China still faces an intimidating array of obstacles on its path to realising an ecological civilisation. Judith Shapiro notes that there’s a growing middle income group – currently estimated to be nearing half a billion people – which aspires to “own automobiles, live in spacious homes and apartments with comfortable and fashionable furnishings, eat higher up the food chain by switching from grain to meat-centred diets, and increase household energy use by using more appliances, heat, and air conditioning.”114 Local officials struggle with conflicting goals of economic growth and environmental protection, tending through habit to privilege the former over the latter. Furthermore, China is still a developing country and millions of its people still live in relative poverty. Their immediate needs include using a lot more energy than they currently do, and meanwhile China is still “sitting on a mountain of cheap coal.” Some difficult decisions still come down to whether to alleviate poverty or to reduce emissions.

However, China is more focused on this issue than any other country and its progress is already formidable. Hu Angang outlines China’s vision and determination:

“China will launch the green industrial revolution; it will be the leader of green development; it will be the developer of green civilisation. China’s development in the 21st century will be green development; China’s rise will be a green rise; Chinese modernisation is green modernisation; rejuvenating the Chinese nation will produce a green renaissance; China’s contribution to humanity will be a green contribution.”115

Mao Zedong said in 1956 that, by the beginning of the 21st century, China would have become “a powerful socialist industrial country” and that “she ought to have made a greater contribution to humanity.”116 Over the last decade in particular, China has emerged as the undisputed leader in the fight against climate breakdown, and the results of this leadership are reverberating globally. It’s very difficult to overstate the profound significance of this for our species and planet.


  1. Xi Jinping, The Governance of China, Foreign Languages Press, 2014 
  2. World Bank: World Bank Group President Says China Offers Lessons in Helping the World Overcome Poverty, 2010 
  3. World Bank Data: Life expectancy at birth (China) 
  4. Xinhua: Chinese life expectancy more than doubled in past 70 years, 2019 
  5. Unesco: Sustainable development goals data 
  6. World Food Programme: China 
  7. China Daily: China’s last lap in eradicating poverty by 2020, 2019 
  8. World Bank: Trading Economics: China – Access to electricity 
  9. Cited in Neil Hirst, The Energy Conundrum: Climate Change, Global Prosperity, and the Tough Decisions We Have to Make, World Scientific Publishing, 2018 
  10. Barbara Finamore, Will China Save the Planet?, Polity, 2018 
  11. Martin Jacques, When China Rules The World, Penguin, 2009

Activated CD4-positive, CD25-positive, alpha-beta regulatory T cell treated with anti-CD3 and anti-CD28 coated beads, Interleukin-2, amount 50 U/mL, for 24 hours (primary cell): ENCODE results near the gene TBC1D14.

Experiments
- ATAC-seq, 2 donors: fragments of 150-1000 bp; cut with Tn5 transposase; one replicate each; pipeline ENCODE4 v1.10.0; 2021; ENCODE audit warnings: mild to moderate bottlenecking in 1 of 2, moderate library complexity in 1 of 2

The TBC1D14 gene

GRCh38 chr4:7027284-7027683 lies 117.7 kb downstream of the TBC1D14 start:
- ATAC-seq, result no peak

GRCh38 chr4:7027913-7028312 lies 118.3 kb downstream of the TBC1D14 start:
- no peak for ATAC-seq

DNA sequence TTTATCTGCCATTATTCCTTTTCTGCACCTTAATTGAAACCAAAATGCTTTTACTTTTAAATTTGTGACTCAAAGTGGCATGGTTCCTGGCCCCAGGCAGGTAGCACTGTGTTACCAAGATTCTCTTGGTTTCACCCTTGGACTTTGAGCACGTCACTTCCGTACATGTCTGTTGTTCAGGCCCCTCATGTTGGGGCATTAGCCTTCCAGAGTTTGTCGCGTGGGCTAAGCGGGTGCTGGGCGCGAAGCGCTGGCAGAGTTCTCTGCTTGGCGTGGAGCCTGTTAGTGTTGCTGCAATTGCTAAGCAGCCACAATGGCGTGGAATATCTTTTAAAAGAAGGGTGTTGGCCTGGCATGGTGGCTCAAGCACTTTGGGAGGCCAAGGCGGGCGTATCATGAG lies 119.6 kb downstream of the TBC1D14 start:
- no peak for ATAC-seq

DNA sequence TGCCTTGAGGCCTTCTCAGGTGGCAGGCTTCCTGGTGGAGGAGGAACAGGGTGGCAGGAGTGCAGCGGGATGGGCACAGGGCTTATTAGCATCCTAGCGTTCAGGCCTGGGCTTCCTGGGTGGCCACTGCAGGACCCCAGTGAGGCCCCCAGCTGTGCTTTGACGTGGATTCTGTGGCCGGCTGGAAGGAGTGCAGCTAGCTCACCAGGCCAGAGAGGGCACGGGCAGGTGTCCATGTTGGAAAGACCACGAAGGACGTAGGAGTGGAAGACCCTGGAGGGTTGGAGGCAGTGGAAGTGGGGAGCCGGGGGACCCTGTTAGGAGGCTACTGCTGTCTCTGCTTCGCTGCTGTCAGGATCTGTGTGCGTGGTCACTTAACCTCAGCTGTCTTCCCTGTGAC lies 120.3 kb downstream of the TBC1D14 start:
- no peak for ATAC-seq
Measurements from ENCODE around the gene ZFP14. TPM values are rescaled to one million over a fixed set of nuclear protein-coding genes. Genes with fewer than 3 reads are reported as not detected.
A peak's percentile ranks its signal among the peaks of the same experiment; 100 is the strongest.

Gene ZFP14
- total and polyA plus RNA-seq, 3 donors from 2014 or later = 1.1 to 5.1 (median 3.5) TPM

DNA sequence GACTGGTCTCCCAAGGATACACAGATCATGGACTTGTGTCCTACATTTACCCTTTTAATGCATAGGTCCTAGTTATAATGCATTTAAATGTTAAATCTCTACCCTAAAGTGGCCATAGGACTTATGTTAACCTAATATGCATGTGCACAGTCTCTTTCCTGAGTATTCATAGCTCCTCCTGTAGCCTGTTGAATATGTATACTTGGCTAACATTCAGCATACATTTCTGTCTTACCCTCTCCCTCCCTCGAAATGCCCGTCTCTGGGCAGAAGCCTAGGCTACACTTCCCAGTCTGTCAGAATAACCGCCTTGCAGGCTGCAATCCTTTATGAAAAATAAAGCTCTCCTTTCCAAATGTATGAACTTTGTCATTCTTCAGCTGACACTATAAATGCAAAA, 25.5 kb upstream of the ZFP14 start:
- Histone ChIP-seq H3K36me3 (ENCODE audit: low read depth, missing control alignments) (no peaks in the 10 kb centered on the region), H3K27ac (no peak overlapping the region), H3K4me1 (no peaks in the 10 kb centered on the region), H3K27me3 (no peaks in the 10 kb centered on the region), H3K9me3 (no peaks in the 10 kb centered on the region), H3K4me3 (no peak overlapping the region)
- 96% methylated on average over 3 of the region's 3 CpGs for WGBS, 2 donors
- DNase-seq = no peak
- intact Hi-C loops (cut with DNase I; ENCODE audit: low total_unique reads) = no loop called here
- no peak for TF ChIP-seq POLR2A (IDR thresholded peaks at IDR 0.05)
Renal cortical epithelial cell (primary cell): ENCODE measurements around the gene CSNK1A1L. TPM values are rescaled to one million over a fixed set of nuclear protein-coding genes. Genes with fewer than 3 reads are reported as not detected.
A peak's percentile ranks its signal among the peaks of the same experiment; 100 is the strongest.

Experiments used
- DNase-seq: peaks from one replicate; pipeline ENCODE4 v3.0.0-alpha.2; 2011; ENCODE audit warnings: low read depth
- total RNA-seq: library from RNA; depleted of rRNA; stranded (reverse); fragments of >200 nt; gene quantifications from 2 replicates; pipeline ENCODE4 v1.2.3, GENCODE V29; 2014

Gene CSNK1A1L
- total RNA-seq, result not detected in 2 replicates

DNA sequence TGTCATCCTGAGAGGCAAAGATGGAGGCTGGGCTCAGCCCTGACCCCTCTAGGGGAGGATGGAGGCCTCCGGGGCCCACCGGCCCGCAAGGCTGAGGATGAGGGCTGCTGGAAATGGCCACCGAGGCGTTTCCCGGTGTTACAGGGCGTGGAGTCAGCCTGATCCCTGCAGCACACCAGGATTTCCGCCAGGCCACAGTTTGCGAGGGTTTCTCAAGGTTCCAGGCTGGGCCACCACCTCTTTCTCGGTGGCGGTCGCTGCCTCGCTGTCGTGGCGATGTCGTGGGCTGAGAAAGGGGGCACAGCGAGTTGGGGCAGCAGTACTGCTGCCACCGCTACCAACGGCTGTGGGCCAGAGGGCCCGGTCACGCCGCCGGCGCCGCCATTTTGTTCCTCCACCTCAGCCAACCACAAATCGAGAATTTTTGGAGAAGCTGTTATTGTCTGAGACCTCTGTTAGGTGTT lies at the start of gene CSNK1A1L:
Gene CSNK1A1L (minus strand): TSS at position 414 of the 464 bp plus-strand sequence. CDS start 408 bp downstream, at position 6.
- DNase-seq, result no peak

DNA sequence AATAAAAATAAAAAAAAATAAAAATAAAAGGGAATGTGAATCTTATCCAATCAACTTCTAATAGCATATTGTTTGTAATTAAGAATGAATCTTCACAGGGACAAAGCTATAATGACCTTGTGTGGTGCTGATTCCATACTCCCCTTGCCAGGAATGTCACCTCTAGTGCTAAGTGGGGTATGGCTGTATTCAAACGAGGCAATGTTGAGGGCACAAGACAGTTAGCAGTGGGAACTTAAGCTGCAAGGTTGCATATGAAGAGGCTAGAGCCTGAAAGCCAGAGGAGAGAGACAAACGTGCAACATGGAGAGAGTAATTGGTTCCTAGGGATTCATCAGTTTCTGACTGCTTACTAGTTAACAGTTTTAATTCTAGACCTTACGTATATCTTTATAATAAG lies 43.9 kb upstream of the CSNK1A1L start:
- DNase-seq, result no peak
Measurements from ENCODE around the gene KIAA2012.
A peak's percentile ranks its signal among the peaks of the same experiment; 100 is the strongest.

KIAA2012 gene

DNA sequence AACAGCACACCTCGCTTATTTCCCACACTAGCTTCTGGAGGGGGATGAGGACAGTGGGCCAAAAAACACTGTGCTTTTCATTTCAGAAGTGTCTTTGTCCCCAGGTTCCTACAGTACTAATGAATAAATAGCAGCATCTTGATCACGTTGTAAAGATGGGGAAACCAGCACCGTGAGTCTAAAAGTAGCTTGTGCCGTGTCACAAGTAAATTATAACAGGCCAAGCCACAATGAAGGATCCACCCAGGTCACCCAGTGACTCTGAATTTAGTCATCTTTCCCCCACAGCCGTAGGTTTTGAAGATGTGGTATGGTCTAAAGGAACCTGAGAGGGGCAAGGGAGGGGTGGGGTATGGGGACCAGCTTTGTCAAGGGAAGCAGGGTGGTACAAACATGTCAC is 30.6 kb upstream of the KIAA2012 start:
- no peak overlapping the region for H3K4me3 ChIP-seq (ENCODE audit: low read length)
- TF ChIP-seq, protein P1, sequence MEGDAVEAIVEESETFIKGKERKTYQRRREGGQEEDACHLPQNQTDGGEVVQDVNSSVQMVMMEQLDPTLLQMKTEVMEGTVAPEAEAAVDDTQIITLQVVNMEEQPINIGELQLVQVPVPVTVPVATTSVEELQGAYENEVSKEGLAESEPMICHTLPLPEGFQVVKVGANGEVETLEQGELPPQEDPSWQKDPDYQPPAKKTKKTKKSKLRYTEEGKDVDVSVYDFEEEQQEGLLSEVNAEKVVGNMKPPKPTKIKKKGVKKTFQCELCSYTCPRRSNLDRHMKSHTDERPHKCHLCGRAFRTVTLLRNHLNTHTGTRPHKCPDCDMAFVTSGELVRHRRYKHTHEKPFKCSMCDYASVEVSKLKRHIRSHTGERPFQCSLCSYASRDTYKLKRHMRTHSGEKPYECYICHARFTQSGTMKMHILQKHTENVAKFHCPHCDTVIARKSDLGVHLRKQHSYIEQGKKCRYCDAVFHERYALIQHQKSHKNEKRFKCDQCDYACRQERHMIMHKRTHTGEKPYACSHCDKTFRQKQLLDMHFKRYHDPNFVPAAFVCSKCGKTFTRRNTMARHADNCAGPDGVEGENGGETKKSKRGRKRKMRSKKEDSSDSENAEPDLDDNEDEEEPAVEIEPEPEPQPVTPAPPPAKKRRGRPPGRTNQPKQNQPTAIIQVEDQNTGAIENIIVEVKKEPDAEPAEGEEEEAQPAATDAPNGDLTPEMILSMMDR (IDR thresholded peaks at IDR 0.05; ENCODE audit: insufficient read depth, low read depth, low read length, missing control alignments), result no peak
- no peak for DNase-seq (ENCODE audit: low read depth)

12. People’s World: China builds an ‘Ecological Civilization’ while the world burns, 2018 
  13. UN: Declaration on the Right to Development 
  14. World Resources Institute: 6 Graphs Explain the World’s Top 10 Emitters, 2014 
  15. The Guardian: China overtakes US as world’s biggest CO2 emitter, 2007 
  16. World Resources Institute: 6 Graphs Explain the World’s Top 10 Emitters, 2014 
  17. Martin Jacques, op cit 
  18. World Food Programme: China 
  19. For example, China Daily: China activates emergency response to support flood-hit Guangdong, 2018 
  20. Judith Shapiro, China’s Environmental Challenges, Polity Press, 2016 
  21. Finamore, op cit 
  22. Hirst, op cit 
  23. Monthly Review: The Ecological Civilization Debate in China, 2014 
  24. Mariana Mazzucato, The Entrepreneurial State: Debunking Public vs. Private Sector Myths, Anthem Press, 2013 
  25. The Governance of China, op cit 
  26. Zhang Yunfei and Li Na, Usher in a New Era of Socialist Ecological Progress, Renmin University of China Press, 2017 
  27. Business Standard: Top polluter China unveils nationwide carbon market, 2017 
  28. Carbon Brief: China’s emissions ‘could peak 10 years earlier than Paris climate pledge’, 2019 
  29. Finamore, op cit 
  30. 7 News: Coal use declines in Australian energy mix, 2019 
  31. New York Times: China Cancels 103 Coal Plants, Mindful of Smog and Wasted Capacity, 2017 
  32. SCMP: Beijing shuts down its last coal-fired power plant as part of bid to clear air, 2017 
  33. Business Insider: China’s latest energy megaproject shows that coal really is on the way out, 2018 
  34. China Daily: China’s coal capital transforming into hydrogen hub, 2019 
  35. New York Times: Four Years After Declaring War on Pollution, China Is Winning, 2018 
  36. Reuters: Beijing set to exit list of world’s top 200 most-polluted cities: data, 2019 
  37. Forbes: China Is Set To Become The World’s Renewable Energy Superpower, According To New Report, 2019 
  38. Vox: The global transition to clean energy, explained in 12 charts, 2019 
  39. Irish Independent: Green jobs boost: China leads way as renewable energy employment set to top 28 million by 2050, 2018 
  40. ThinkProgress: Renewable industry employed 11 million people in 2018, 2019 
  41. FT: China breezes past EU as top wind power, 2016 
  42. Brookings: Utility of renewable energy in China’s low-carbon transition, 2018 
  43. Key Trends in Globalisation: Solar power illustrates China’s manufacturing future, 2016